For LysoTracker staining, cells were cultured in chambered 8-well culture slides and treated with a mixture of 80 µg/mL AuNP, 1×10−9 M E2 and/or 1×10−7 M ICI for 12 hrs. After treatment, the cells were incubated in PBS supplemented with 75 nM LT. The cells were then washed with PBS and fixed with 4% paraformaldehyde in PBS for 15 min at room temperature, after which the nuclei were stained with DAPI. Subsequently, the slides were mounted with fluorescence mounting medium (Dako) and analyzed by CLSM.

Single-cell analysis using hyperspectral imaging (HSI)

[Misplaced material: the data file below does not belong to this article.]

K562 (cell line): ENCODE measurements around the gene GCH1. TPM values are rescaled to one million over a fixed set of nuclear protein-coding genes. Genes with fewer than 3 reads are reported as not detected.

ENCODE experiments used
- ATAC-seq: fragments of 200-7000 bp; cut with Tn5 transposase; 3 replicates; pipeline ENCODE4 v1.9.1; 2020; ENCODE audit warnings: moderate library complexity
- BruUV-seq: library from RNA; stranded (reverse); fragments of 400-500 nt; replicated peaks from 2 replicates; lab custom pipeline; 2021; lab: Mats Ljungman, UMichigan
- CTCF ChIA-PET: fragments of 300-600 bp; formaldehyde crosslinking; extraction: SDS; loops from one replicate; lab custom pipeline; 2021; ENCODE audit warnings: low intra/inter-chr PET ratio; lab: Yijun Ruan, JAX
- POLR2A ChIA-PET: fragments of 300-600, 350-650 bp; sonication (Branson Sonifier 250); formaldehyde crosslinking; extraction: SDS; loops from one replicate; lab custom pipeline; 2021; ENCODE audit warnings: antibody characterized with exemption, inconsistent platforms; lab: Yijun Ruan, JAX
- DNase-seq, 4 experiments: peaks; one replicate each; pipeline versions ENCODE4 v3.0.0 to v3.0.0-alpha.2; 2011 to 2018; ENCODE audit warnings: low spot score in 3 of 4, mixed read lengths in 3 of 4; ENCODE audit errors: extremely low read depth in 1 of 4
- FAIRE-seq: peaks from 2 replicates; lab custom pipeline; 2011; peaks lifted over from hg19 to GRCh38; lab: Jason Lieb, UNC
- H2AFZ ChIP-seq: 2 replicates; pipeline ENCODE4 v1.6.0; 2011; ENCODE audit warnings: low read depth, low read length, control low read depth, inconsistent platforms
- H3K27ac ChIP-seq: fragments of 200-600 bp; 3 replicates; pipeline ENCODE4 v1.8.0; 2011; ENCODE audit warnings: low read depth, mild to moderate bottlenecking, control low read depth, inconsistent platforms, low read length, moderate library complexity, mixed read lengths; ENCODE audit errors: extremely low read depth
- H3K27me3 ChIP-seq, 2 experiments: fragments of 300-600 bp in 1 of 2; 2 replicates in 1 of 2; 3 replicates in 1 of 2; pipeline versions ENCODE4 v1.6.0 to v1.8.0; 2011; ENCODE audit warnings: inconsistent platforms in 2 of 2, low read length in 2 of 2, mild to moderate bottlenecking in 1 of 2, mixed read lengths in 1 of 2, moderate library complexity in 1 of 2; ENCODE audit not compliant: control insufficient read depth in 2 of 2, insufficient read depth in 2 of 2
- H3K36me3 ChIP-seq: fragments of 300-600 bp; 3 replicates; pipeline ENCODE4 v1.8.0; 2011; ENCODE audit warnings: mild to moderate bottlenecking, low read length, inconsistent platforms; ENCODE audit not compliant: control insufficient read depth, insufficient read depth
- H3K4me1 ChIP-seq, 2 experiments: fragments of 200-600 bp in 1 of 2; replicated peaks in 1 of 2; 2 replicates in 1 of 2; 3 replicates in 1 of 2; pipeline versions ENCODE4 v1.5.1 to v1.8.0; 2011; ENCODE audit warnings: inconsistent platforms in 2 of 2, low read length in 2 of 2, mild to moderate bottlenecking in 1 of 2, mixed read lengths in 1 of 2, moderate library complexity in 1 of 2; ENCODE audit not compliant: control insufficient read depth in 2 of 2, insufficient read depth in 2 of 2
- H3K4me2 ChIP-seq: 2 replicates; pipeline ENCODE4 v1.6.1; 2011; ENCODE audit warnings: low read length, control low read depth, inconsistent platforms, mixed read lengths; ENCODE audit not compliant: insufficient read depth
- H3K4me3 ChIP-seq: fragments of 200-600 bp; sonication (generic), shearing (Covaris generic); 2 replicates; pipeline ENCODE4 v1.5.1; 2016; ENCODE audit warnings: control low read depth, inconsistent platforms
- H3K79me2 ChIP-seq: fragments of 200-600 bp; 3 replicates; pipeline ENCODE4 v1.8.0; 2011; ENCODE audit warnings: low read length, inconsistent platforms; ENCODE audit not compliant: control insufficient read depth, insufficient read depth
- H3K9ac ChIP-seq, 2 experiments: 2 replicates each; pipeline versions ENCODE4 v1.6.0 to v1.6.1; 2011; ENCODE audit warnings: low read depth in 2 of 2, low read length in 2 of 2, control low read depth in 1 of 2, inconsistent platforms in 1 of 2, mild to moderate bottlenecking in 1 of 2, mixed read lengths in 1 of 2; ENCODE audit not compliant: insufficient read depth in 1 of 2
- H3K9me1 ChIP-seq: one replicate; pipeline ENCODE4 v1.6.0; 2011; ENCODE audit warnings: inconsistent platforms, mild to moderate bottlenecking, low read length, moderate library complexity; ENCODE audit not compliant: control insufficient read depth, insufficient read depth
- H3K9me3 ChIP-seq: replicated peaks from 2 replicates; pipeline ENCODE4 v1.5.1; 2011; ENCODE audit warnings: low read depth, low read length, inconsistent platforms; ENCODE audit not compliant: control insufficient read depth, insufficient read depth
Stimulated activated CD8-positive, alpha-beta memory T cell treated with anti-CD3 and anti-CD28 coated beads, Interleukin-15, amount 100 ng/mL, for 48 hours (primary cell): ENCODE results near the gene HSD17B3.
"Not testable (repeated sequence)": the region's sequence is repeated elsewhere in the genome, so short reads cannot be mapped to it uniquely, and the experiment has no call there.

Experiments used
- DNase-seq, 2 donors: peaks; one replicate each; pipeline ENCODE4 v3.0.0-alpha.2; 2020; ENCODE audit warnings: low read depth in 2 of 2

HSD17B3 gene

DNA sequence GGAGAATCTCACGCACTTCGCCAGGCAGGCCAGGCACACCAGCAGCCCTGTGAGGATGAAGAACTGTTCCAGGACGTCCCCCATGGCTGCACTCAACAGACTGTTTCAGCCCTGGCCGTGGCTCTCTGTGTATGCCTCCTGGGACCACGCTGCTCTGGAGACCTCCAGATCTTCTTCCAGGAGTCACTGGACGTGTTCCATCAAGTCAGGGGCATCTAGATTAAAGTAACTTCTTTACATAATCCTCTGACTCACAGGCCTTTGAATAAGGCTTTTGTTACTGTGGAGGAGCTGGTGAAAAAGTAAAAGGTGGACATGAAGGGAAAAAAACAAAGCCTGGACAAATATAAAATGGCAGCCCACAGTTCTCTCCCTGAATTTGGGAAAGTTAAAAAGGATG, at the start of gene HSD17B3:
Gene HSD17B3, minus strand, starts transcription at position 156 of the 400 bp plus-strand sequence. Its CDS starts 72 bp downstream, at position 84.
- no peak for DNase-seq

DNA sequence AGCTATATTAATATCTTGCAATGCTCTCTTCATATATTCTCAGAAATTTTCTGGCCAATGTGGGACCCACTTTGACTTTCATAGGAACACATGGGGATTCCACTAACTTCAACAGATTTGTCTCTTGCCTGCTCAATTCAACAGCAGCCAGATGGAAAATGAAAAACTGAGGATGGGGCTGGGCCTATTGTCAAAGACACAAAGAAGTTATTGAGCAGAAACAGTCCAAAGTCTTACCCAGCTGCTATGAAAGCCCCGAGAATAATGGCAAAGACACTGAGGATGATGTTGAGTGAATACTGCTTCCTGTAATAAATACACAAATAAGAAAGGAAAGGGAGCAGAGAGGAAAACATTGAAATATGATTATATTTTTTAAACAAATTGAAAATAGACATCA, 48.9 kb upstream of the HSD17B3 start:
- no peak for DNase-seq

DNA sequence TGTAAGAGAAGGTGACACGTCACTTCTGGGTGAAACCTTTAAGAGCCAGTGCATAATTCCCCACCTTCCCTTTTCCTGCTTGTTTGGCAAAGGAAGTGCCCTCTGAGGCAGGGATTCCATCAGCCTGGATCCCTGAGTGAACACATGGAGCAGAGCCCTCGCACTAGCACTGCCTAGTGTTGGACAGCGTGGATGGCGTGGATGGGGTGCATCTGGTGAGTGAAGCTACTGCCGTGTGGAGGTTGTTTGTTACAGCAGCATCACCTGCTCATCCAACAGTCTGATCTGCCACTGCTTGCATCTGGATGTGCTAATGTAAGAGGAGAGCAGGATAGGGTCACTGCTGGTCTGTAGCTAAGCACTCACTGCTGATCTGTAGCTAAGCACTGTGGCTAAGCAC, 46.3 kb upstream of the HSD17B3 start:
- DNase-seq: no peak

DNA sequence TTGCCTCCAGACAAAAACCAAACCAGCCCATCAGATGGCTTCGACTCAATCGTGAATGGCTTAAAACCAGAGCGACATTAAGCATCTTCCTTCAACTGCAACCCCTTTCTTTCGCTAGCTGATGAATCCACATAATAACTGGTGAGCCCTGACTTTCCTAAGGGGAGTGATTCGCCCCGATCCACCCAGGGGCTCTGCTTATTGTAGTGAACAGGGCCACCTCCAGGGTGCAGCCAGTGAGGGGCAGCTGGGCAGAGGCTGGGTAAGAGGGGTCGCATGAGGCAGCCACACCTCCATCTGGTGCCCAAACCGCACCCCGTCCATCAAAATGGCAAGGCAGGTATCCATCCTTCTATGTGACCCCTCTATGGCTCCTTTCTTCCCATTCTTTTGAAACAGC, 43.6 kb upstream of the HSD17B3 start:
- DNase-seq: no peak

A CytoViva® darkfield-based microscope system® (CytoViva, Inc., Auburn, AL) was used for hyperspectral data imaging acquisition. The microscope system is composed of a BC53 Olympus® microscope (Olympus America Inc., Center Valley, PA), a diffraction grating spectrophotometer (400–1,000 nm) integrated with a CCD (charge-coupled device), and a Fiber-Lite® DC950 Illuminator quartz halogen light source (Dolan-Jenner Industries, Boxborough, MA). The image analysis was performed using ENVI 4.8 software with a spectral resolution of 2 nm. Image dimensions of 696×696 pixels were obtained, with each pixel having a spatial area of 25 nm2 using an exposure time of 0.25 seconds to capture the complete visible near-infrared spectrum.56 Dark field microscopy coupled to a high resolution hyperspectral imaging (HSI) was performed to extend the optical resolution limit to λ/5.57 All of the components were correlated to obtain the highest possible resolution of scattering intensity. The samples were illuminated using a hollow cone of parallel rays, and the reflected light entered the coverslip along the optical axis.58 Hyperspectral images and spectra were produced as a data cube conforming to spatial information (X-Y) and spectral information (Z). The spectral library of endmembers involved multiple steps, such as selecting the region of interest (ROI), scanning the sample pixel-by-pixel and choosing the characteristic spectra. These data were collected and saved using the ENVI software and served as a guide to evaluate the AuNP accumulation and distribution within the cells. The same samples prepared for AFM characterization were used for HSI and were mounted on the motorized steeper Prior stage (H101A ProScan® stage, Prior Scientific Inc. Rockland, MA) with a minimum tap size of 40 nm in air at room temperature without sample manipulation. The resulting scattered light was collected with a 50X objective in reflectance mode.56